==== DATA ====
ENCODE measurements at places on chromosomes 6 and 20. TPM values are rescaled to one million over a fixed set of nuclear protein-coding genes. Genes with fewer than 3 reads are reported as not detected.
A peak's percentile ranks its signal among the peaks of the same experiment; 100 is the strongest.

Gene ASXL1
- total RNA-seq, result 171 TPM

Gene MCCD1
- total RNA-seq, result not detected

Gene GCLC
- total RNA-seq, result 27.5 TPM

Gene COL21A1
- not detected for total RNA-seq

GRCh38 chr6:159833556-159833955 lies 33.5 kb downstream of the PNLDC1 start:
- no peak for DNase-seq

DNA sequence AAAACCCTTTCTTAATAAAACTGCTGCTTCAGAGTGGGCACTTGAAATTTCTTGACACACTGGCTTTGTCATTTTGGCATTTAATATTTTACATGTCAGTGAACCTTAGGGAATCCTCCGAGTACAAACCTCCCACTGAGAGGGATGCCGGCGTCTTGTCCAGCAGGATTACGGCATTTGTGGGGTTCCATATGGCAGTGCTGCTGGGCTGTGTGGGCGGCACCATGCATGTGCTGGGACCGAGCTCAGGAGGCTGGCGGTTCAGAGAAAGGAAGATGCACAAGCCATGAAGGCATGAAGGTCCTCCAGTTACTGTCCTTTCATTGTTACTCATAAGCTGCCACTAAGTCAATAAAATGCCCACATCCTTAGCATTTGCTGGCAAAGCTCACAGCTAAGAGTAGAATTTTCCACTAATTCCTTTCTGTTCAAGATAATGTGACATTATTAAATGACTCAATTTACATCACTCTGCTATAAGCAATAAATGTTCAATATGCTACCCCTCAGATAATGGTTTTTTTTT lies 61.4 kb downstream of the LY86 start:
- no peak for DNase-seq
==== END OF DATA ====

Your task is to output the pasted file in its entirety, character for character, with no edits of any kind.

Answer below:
ENCODE measurements at places on chromosomes 6 and 20. TPM values are rescaled to one million over a fixed set of nuclear protein-coding genes. Genes with fewer than 3 reads are reported as not detected.
A peak's percentile ranks its signal among the peaks of the same experiment; 100 is the strongest.

Gene ASXL1
- total RNA-seq, result 171 TPM

Gene MCCD1
- total RNA-seq, result not detected

Gene GCLC
- total RNA-seq, result 27.5 TPM

Gene COL21A1
- not detected for total RNA-seq

GRCh38 chr6:159833556-159833955 lies 33.5 kb downstream of the PNLDC1 start:
- no peak for DNase-seq

DNA sequence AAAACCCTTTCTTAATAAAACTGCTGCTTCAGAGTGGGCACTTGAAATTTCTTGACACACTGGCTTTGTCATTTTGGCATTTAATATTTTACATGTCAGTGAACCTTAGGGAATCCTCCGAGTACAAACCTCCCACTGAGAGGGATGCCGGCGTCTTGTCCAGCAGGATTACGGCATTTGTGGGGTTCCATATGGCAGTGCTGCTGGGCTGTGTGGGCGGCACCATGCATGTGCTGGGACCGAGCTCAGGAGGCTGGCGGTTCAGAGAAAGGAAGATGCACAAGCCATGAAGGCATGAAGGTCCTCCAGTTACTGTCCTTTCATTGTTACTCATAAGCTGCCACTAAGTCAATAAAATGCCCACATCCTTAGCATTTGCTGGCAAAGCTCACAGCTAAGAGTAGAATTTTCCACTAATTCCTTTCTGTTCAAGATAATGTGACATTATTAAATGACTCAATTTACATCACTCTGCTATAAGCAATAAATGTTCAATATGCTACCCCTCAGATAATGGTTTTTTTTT lies 61.4 kb downstream of the LY86 start:
- no peak for DNase-seq